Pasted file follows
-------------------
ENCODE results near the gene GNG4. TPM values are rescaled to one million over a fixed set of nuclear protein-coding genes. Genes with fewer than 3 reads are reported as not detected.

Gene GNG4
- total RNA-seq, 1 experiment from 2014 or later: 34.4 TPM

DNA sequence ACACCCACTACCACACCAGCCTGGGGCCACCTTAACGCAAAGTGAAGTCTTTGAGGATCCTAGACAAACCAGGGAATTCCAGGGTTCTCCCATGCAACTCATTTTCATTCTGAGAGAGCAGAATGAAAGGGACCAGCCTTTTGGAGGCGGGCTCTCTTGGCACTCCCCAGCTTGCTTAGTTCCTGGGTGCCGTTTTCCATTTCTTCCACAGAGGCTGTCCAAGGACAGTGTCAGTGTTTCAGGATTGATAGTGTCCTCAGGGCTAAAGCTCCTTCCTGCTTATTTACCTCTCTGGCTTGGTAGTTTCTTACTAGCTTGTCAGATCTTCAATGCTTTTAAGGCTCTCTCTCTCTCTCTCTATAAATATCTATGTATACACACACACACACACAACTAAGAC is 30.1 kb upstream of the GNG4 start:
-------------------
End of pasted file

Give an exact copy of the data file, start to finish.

ENCODE results near the gene GNG4. TPM values are rescaled to one million over a fixed set of nuclear protein-coding genes. Genes with fewer than 3 reads are reported as not detected.

Gene GNG4
- total RNA-seq, 1 experiment from 2014 or later: 34.4 TPM

DNA sequence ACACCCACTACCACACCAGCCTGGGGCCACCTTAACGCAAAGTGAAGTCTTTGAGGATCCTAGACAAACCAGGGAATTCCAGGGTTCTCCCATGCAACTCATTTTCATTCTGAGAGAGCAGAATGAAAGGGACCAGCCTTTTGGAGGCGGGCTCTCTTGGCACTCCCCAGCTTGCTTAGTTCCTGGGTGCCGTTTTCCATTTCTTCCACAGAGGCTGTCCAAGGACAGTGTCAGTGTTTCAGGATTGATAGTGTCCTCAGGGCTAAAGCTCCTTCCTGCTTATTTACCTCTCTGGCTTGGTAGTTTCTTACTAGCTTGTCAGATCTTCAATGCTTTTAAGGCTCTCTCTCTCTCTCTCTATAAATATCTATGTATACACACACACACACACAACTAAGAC is 30.1 kb upstream of the GNG4 start: